The costs of child care can substantially reduce the returns to work for families with children. This is especially important for women, who often have a weaker attachment to the labour force than men. Subsidies for child care, such as the federal government's Child Care Benefit, help to offset the cost of child care and boost the financial benefits of paid work by women. In this paper, I examine how effective Child Care Benefit is at improving the returns to work for women with young children. I compare the effectiveness of Child Care Benefit for lone and partnered mothers with different levels of income and numbers of children using STINMOD, NATSEM's static microsimulation model of the income tax and social security systems.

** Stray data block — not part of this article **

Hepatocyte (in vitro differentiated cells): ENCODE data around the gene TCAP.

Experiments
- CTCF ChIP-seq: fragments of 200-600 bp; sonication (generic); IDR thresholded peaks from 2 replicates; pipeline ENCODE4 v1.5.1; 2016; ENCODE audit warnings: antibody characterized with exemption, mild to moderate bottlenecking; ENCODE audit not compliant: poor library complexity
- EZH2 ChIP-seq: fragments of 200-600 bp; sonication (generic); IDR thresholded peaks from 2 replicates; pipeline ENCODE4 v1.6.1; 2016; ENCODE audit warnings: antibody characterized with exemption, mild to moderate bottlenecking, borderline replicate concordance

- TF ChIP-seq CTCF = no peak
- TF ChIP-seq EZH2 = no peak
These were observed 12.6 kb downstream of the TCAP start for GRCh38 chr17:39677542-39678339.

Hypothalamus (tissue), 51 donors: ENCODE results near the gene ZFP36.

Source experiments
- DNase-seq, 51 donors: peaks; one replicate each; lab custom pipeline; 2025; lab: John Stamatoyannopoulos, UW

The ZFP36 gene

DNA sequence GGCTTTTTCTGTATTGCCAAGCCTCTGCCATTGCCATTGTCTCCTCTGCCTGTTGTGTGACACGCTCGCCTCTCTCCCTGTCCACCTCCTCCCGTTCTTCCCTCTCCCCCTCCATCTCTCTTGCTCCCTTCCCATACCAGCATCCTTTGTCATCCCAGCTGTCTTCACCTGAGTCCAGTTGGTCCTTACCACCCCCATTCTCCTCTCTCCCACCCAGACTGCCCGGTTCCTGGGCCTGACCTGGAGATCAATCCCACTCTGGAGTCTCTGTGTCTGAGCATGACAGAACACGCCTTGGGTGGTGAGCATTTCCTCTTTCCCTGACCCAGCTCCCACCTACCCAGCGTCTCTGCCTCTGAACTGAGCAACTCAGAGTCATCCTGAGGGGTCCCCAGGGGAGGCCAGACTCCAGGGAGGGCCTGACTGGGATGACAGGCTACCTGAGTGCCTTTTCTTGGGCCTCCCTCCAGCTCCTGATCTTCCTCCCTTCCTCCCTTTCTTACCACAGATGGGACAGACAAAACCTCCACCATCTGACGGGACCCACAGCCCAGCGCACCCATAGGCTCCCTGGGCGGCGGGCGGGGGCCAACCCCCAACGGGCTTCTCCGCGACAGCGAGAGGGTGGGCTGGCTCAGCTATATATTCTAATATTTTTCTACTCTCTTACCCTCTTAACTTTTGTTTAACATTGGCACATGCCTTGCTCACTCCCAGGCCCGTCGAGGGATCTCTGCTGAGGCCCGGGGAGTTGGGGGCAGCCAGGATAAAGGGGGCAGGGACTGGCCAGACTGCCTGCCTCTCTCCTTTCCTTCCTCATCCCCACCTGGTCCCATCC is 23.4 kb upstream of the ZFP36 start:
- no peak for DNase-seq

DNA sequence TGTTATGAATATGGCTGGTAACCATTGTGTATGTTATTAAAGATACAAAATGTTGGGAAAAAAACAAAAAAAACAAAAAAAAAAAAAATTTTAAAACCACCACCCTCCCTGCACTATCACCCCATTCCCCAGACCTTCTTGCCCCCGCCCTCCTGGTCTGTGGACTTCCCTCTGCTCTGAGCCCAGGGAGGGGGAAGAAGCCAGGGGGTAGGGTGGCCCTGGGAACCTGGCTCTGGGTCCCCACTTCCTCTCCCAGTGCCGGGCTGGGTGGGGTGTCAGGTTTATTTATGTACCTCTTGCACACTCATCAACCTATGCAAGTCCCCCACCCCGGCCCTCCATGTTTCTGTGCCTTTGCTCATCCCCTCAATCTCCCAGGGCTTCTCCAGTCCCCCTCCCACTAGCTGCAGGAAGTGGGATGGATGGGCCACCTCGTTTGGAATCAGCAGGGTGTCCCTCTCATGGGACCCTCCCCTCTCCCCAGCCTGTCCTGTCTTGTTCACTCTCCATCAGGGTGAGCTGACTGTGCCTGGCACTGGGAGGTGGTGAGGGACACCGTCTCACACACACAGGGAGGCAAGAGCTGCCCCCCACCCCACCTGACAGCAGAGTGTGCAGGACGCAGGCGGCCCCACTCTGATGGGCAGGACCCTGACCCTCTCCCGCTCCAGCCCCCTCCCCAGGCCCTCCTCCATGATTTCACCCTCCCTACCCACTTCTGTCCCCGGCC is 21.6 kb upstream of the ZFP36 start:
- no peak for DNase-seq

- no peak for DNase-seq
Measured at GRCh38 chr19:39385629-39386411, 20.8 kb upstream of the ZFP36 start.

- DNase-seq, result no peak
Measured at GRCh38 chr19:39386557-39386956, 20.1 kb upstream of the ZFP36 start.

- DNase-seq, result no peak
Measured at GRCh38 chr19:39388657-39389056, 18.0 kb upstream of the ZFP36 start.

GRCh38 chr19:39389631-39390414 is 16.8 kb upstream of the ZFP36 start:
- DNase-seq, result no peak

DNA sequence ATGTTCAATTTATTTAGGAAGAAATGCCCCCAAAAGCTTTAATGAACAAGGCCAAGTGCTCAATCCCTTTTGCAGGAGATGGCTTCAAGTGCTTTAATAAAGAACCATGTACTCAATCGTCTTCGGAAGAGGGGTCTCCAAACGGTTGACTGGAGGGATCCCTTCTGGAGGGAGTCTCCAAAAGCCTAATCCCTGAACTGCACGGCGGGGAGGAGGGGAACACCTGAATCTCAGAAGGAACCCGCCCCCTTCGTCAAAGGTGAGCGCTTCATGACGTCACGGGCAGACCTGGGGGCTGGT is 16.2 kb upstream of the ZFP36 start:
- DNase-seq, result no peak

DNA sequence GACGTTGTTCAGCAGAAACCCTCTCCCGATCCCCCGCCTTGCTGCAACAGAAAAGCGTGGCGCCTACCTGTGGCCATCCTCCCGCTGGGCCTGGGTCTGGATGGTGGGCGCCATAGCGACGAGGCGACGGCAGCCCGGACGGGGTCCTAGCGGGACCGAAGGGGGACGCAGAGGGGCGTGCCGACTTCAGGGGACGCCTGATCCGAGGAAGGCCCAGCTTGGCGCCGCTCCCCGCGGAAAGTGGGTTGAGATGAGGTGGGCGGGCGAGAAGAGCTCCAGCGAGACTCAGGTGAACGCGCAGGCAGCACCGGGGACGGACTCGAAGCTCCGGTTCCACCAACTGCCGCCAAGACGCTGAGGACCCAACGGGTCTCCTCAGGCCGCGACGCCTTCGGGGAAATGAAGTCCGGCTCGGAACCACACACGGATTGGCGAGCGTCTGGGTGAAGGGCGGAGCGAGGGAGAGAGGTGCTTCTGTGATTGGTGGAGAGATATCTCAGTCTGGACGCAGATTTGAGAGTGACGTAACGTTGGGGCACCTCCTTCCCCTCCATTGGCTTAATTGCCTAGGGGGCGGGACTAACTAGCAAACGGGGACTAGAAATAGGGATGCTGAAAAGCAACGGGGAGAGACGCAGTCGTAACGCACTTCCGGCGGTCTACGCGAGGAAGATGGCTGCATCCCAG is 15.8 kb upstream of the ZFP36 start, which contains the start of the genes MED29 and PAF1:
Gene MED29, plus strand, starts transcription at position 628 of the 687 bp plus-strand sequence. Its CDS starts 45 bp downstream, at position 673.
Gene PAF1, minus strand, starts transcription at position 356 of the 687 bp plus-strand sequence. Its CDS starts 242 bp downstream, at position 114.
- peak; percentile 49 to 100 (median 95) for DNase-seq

|Number of pages||19|
|Publication status||Published - 2005|
|Event||9th Australian Institute of Family Studies Conference - Melbourne, Australia|
Duration: 9 Feb 2005 → 10 Feb 2005
|Conference||9th Australian Institute of Family Studies Conference|
|Period||9/02/05 → 10/02/05|